The Historian’s Craft
The Historian’s Craft
Three hours lecture: (3)
Prerequisite: Six hours of History at 100 level. History Major.
This seminar will introduce students to the numerous facets of historical inquiry. Basic components of the course center on the nature and philosophy of history; historical interpretation; research, analysis, and writing; and the practical application of history. Its focus is on preparing students for upper-division courses in history while integrating work in their major into their overall university experience. As a gateway class between the survey-level and upper-division History courses, HIST 295 is intended to be taken by History majors during their second semester sophomore to first semester junior year (before taking more than 6 credits of 300-level HIST courses).
Detailed Description of Content of Course
The core components of History 295, The Historian’s Craft, are composed of three primary parts: the nature of history, the research and writing of history, and the practice of history.
• Definitions of history and historiography;
• Introduction of various philosophies of history;
• How to find and evaluate secondary sources;
• How to find and evaluate primary sources;
• How to choose a research topic;
• How to use printed and electronic research tools;
• How to take research notes;
• How to develop an outline
• How to use source material correctly (quoting, paraphrasing, footnoting);
• Understanding and avoiding plagiarism;
• How to write citations and bibliographies;
• How to develop strong arguments and avoid common errors in grammar and style;
• How to write reviews, historiographical essays, and research papers;
• Demonstration of oral competency;
• Presentations and publications;
Individual professors have the discretion to determine the weight of each of the components for their class.
Detailed Description of Conduct of Course
The nature of “The Historian’s Craft” dictates the use of various teaching methodologies. Some lecture (philosophy of history, historiography, careers in history, etc.) is interspersed with class exercises on conducting research, interpreting sources, formatting footnotes and bibliographies, grammar, etc. Classroom time is also devoted to instructional workshops on electronic sources including database and internet searching. A significant portion of time is set aside for one-on-one student-instructor conferences.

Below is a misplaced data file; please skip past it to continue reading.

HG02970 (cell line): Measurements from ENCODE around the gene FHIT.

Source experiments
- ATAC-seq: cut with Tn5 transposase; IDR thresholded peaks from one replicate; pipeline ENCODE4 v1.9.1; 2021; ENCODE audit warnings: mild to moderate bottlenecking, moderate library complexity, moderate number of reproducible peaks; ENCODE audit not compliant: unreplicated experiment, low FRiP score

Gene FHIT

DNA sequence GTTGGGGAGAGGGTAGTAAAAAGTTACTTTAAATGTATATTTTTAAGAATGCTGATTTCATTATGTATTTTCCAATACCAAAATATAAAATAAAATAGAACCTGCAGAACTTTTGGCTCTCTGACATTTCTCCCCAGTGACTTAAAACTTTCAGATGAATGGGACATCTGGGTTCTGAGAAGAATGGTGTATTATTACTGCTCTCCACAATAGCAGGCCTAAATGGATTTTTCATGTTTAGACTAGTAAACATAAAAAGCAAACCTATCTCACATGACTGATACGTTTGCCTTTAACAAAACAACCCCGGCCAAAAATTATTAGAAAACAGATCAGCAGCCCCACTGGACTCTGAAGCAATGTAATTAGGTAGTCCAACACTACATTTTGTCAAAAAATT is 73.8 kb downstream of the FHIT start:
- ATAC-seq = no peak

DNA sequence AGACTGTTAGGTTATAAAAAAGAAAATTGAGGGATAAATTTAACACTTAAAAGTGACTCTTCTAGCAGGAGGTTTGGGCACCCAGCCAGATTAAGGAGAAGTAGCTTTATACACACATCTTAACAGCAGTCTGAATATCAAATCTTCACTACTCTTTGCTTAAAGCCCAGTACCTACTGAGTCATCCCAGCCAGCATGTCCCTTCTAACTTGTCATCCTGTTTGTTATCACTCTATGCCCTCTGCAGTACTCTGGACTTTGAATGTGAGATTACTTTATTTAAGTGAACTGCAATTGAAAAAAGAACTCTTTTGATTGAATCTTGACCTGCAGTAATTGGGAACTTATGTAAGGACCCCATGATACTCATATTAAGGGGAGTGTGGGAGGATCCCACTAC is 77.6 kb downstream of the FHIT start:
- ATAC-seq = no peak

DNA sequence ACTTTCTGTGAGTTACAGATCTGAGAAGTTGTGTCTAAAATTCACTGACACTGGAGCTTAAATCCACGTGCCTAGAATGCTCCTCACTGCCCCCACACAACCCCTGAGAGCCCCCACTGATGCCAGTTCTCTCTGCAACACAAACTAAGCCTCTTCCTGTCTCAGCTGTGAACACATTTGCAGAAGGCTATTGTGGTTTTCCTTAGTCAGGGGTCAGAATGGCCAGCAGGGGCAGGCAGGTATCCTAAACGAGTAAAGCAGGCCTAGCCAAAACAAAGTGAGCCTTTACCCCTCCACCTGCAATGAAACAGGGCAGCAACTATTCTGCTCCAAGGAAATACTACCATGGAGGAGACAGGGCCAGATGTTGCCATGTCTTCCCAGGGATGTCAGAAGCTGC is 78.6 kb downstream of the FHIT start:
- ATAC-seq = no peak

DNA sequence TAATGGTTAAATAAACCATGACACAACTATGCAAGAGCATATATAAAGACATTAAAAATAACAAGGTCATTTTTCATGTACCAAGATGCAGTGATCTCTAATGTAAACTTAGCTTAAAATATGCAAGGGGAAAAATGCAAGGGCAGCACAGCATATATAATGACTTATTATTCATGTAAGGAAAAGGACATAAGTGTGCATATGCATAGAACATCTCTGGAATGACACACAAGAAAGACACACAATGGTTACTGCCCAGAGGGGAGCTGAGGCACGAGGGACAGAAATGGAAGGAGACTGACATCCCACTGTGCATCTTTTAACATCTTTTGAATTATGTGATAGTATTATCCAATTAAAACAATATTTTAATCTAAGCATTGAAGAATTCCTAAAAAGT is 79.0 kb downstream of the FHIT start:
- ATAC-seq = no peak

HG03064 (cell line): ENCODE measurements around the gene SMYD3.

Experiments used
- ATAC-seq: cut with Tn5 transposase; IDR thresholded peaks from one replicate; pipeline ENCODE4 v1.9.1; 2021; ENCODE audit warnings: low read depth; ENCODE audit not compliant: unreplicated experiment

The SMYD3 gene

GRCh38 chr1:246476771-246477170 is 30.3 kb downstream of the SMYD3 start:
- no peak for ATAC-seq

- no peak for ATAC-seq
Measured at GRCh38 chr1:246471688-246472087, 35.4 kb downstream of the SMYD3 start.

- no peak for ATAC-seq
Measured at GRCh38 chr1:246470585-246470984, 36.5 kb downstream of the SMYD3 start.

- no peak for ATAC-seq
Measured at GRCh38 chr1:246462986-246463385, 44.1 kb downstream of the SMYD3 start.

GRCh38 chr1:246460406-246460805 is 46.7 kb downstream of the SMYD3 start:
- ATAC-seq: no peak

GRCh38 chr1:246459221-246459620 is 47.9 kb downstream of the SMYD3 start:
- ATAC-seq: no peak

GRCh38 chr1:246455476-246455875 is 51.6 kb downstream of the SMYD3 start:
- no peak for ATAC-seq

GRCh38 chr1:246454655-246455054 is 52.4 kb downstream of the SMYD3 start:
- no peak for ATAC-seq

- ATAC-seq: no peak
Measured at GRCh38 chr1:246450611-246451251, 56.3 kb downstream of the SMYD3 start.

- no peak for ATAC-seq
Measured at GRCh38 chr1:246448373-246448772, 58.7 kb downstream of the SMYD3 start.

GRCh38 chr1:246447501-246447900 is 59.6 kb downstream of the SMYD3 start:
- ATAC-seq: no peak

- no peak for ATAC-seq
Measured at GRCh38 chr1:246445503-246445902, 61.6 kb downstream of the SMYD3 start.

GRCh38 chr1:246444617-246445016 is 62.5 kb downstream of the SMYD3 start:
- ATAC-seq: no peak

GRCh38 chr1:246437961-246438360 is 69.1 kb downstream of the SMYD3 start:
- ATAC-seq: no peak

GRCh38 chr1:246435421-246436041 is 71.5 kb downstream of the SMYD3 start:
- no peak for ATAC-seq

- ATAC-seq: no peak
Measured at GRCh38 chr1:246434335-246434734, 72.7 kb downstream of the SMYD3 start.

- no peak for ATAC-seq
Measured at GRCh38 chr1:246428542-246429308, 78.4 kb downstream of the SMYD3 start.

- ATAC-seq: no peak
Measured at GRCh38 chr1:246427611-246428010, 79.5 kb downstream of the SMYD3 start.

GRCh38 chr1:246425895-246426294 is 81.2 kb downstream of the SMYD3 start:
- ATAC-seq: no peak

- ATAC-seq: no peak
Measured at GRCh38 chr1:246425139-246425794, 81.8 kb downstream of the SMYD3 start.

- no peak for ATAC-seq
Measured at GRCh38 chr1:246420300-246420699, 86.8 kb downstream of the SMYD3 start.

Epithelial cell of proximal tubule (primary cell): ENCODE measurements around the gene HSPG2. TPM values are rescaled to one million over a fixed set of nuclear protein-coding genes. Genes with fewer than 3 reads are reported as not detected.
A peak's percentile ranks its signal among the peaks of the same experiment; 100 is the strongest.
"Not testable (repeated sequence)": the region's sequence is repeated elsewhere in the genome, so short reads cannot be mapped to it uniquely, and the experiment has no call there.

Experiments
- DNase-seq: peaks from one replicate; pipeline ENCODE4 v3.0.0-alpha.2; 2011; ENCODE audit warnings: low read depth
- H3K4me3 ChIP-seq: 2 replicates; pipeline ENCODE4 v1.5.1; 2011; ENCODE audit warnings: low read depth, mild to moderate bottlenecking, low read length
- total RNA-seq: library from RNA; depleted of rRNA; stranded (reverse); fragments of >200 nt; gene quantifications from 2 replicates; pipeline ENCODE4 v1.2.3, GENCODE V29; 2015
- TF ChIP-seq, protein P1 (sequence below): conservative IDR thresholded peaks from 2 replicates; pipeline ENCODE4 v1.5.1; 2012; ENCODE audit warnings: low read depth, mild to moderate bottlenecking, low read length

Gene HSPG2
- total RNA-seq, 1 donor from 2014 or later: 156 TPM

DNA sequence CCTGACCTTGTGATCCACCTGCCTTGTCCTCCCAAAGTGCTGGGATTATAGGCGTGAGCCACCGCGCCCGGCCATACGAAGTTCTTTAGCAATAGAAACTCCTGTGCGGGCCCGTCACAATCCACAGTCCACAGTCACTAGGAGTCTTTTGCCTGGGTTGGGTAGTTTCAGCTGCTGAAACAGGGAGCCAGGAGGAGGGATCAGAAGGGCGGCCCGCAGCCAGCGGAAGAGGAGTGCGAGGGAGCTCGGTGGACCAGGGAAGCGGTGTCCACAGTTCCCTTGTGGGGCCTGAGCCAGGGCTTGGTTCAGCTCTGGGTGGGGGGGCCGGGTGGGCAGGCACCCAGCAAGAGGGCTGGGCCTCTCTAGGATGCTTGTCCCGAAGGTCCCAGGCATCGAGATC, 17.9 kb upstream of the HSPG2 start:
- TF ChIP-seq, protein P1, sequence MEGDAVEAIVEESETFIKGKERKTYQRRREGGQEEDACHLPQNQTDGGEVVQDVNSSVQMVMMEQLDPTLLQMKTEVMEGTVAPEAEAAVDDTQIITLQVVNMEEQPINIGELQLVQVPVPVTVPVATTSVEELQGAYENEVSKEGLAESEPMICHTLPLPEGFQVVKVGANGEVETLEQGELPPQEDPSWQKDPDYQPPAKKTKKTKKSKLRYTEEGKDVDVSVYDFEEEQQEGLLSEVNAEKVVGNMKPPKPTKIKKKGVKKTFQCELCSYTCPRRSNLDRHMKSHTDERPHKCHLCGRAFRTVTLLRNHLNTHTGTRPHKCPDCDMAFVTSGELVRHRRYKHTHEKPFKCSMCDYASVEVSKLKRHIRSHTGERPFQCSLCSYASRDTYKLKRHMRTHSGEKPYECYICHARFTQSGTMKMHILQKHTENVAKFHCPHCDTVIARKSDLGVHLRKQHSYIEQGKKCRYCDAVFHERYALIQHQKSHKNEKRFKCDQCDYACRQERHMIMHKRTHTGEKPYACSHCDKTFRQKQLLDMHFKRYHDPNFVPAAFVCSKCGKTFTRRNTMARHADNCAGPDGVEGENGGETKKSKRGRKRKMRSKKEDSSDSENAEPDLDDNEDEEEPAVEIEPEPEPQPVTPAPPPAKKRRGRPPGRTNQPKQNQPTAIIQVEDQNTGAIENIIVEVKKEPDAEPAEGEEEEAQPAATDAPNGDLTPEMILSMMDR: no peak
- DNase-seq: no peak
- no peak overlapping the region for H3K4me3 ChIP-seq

Goals and Objectives of the Course
Students will be able to:
• hone writing and analytical skills;
• analyze primary and secondary source material;
• effectively conduct research searches;
• master the technical facets of historical writing—bibliographies, citations, and form;
• understand and avoid plagiarism;
• provide evidence of oral competence;
• understand the historical profession and know what careers are available in history;
Assessments of the students’ success in mastering historical research, writing, and other facets of the historical profession will be made by evaluating students’ ability to write and discuss analytical pieces on assigned readings or primary source material, formulate proper bibliographies and citations, apply the philosophies of history and historiography, present oral critiques, and synthesize theoretical interpretations of history. Individual professors will determine the exact methods of assessment.
Other Course Information: None
Review and Approval
Date Action Reviewed By
October 2010 Reviewed and Approved by Sharon A. Roger Hepburn, Chair